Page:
Archive for the ‘Variation’ Category

Nobody expects the Yinglish interjection

September 29, 2021

An e-mail exchange on 9/28 between Richard Vytniorgu and me, thinking out loud together on various topics, including the prejudice within the LGBT community against  the twinkish, the sexually receptive, the submissive, and the effeminate amongst us queers — all, apparently, on the grounds that such men are wanting in conventional masculinity and so are defective even as queers; they’re just too gay-acting, in the view of some of our number. Richard is an effeminate submissive sexually receptive twink, so he’s got a huge emotional investment in the matter; I am merely a bottom by preference, but I’ve been becoming increasingly militant and outspoken in this arena, moving towards the view that Richard and his kind should be seen as central to the larger community, not as peripheral misfits.

But that’s not what I’m after in *this* posting. Instead, it’s what happened in this exchange between us:

RV: I feel for Tannor [Reed] as I do for all twinks in the [gay porn] industry. Gays can be so hypocritical sometimes: they love to watch us, but will publicly punish or shame us when it suits them. You may have heard of [twink X; his story isn’t the point here, just his being treated with contempt]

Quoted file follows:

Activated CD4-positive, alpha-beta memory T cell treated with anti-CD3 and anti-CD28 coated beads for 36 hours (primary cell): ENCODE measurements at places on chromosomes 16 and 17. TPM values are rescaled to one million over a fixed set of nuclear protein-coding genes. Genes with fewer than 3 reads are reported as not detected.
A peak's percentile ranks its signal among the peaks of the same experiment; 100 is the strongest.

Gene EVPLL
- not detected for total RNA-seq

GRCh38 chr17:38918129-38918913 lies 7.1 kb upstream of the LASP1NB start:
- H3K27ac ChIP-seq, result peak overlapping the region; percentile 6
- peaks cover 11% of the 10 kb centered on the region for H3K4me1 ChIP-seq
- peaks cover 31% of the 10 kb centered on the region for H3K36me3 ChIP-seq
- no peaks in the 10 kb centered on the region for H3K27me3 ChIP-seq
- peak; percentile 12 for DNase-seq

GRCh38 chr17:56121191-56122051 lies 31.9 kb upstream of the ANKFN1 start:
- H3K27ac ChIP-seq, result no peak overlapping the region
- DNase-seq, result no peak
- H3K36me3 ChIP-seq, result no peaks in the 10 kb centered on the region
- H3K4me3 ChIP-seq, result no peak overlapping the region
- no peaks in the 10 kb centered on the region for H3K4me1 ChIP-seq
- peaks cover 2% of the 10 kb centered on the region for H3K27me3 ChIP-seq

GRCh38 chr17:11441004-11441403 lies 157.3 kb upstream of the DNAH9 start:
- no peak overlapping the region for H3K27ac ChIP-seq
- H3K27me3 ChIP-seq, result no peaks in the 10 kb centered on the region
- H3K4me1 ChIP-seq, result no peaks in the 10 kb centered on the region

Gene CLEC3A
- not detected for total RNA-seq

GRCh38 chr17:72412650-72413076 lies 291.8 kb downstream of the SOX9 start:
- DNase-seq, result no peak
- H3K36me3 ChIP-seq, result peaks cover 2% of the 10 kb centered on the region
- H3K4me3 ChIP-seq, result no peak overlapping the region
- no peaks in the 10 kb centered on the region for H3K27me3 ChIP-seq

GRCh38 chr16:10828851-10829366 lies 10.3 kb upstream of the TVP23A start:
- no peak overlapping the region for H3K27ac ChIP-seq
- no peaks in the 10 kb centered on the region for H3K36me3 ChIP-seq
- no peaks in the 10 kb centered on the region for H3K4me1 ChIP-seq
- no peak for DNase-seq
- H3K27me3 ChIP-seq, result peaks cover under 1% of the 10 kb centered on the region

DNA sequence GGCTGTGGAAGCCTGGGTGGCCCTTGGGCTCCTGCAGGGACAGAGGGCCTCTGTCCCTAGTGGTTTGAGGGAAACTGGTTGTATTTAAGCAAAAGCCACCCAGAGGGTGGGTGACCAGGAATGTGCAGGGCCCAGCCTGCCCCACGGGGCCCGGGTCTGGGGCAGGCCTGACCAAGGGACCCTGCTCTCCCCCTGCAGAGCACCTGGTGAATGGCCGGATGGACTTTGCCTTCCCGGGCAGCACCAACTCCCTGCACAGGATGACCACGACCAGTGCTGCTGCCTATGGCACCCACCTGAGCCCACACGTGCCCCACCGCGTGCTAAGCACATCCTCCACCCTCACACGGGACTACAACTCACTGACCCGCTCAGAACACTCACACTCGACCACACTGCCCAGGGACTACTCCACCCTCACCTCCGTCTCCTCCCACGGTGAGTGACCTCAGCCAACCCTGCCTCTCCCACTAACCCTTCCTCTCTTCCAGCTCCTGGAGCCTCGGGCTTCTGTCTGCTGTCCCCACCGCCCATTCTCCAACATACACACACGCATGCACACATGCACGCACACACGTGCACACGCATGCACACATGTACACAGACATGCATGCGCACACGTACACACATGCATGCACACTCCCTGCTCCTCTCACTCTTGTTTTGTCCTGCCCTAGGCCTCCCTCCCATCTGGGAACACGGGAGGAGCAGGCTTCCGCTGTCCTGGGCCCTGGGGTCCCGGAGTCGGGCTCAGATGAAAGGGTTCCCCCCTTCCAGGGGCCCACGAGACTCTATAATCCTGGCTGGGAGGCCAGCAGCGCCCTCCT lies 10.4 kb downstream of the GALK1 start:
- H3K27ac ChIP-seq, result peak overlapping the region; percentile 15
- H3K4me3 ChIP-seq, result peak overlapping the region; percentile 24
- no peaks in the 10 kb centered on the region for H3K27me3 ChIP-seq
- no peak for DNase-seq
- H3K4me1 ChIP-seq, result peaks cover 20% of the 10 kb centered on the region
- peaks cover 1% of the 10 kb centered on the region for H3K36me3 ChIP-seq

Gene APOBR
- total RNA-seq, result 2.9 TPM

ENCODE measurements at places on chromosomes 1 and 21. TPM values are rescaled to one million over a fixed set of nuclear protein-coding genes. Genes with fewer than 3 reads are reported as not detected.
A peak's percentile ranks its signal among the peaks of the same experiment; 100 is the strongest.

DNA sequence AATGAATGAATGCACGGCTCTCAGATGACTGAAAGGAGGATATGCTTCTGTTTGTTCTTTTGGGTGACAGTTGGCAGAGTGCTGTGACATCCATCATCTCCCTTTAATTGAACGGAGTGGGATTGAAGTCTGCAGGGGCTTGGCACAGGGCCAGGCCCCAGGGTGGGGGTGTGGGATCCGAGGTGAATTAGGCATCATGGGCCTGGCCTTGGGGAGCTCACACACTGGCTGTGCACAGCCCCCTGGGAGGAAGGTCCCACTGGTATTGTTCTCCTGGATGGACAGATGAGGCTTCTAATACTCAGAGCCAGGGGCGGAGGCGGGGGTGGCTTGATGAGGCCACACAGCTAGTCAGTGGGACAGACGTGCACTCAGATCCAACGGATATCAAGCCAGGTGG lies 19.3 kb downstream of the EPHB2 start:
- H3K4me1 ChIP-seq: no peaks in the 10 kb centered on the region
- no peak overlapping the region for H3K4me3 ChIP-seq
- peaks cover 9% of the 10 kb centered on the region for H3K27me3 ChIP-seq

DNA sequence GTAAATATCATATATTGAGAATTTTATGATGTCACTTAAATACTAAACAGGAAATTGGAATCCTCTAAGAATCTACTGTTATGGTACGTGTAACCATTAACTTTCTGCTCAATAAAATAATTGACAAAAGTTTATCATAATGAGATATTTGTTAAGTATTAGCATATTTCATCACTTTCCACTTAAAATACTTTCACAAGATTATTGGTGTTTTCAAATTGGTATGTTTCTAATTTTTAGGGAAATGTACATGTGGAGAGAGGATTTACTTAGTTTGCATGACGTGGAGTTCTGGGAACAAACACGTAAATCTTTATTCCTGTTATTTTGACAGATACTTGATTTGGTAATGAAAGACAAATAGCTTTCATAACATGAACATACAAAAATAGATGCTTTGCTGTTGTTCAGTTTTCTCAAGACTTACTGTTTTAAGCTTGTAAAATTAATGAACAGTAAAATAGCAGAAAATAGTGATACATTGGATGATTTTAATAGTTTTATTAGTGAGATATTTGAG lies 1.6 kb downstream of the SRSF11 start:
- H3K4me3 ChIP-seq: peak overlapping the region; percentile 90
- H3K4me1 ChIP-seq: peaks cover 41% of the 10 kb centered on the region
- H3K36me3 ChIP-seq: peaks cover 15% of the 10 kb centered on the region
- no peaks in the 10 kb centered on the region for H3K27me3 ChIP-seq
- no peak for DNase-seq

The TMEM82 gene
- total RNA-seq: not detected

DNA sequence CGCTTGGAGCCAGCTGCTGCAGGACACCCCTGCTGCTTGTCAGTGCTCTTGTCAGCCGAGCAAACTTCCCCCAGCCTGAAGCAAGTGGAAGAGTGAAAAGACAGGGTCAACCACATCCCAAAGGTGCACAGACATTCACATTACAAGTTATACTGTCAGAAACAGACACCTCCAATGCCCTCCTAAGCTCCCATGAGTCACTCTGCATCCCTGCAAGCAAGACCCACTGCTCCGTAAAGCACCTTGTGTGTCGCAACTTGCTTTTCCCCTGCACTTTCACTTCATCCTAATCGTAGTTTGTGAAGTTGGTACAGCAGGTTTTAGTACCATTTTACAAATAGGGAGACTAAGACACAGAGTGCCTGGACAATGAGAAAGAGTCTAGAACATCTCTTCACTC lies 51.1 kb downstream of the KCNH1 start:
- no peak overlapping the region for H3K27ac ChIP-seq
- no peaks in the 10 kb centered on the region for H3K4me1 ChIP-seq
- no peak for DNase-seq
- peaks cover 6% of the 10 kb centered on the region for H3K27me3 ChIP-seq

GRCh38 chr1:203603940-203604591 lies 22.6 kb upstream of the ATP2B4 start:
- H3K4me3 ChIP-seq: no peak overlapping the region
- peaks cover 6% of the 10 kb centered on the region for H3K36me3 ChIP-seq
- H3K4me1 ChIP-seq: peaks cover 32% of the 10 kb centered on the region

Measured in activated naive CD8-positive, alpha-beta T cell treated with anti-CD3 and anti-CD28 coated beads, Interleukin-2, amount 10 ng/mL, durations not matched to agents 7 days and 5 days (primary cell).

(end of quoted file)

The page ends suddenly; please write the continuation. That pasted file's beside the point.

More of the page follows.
AZ: Oi.

RV: What does this mean?

Here’s where I need to remind you that Richard is British and I am American.

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Unfree variation, summer of 2007

September 18, 2021

From a wildly defensive comment of mine on my 9/16 posting “The pengring”, a comment about my loss of an audience in linguistics:

Story. My proposal for a course at the 2007 Linguistic Institute (at Stanford) was rejected on its merits, but was added at the last minute (after I appealed in wounded anger) because I was a local faculty member. (This is the position of the applicant for college admissions who would not be admissible on the merits but is accepted as a legacy.) The course was, by all accounts, a tremendous success and I’m proud of what I did. (I’ll post the course description and my course-end summary of its content; all of the material for the course is in a Page on this blog.)